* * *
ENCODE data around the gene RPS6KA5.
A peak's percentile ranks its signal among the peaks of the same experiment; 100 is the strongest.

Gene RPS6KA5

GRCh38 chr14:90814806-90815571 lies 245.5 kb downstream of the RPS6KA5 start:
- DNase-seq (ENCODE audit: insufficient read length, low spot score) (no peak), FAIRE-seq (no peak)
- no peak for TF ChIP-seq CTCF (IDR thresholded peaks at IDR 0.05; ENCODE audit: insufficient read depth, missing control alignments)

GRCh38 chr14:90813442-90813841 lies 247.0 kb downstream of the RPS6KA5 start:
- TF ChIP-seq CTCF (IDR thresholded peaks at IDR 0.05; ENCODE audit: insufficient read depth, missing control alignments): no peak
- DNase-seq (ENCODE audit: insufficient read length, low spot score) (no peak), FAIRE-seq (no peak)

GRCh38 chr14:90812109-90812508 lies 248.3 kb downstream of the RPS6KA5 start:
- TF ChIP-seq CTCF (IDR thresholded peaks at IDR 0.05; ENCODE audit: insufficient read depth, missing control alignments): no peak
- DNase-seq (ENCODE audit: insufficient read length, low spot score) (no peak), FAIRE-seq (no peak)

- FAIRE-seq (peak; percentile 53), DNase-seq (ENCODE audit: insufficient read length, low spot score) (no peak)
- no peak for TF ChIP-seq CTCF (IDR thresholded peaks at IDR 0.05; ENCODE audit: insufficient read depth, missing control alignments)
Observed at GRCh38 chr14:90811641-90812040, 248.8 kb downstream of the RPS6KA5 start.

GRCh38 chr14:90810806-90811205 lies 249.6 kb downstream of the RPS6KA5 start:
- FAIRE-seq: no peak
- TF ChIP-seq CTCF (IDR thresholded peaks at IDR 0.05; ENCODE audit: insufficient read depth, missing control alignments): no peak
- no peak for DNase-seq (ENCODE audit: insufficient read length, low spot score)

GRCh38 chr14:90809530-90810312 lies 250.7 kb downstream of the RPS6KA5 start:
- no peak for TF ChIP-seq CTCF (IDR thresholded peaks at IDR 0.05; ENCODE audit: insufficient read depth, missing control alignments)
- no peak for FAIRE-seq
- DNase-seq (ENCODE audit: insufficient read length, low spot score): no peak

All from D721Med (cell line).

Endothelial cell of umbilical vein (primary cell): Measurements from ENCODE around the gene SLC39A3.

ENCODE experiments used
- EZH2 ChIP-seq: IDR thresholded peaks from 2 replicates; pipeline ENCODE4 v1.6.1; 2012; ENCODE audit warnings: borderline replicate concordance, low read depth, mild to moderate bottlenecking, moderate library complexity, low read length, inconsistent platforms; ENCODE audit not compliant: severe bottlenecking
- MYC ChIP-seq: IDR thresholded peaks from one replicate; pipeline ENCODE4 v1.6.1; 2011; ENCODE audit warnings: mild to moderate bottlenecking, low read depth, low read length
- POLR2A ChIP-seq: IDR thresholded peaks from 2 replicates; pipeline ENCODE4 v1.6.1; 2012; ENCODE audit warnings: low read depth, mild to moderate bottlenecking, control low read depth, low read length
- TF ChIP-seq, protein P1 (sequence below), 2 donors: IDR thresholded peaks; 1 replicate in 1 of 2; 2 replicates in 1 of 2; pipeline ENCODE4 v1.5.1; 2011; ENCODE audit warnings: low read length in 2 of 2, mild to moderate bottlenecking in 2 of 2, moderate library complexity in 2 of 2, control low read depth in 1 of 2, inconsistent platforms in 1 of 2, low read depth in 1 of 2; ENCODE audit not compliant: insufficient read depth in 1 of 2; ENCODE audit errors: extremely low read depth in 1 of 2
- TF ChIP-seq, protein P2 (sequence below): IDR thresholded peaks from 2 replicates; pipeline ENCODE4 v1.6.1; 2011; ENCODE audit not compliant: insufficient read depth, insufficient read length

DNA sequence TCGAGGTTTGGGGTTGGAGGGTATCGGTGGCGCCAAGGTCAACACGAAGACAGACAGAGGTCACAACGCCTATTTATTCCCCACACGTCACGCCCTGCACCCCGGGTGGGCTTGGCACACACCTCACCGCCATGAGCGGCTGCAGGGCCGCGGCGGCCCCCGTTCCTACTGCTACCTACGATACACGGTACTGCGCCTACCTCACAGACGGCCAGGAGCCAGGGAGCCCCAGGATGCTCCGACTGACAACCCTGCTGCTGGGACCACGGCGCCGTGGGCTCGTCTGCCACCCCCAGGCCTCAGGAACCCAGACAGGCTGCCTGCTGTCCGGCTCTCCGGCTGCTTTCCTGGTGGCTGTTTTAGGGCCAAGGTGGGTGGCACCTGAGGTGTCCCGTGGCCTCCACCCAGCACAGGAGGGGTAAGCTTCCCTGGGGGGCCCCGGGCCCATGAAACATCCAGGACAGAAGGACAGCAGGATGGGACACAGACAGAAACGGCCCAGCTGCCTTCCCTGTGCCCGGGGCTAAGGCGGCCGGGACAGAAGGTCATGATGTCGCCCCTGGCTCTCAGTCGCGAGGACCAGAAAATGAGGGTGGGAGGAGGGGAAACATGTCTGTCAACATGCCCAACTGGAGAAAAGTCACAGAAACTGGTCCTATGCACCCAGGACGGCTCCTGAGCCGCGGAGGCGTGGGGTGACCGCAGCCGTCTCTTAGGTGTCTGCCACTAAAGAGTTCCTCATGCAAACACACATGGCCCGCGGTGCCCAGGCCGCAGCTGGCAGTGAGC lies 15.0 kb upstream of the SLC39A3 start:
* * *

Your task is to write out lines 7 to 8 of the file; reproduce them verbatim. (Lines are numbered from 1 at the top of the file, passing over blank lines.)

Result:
GRCh38 chr14:90813442-90813841 lies 247.0 kb downstream of the RPS6KA5 start:
- TF ChIP-seq CTCF (IDR thresholded peaks at IDR 0.05; ENCODE audit: insufficient read depth, missing control alignments): no peak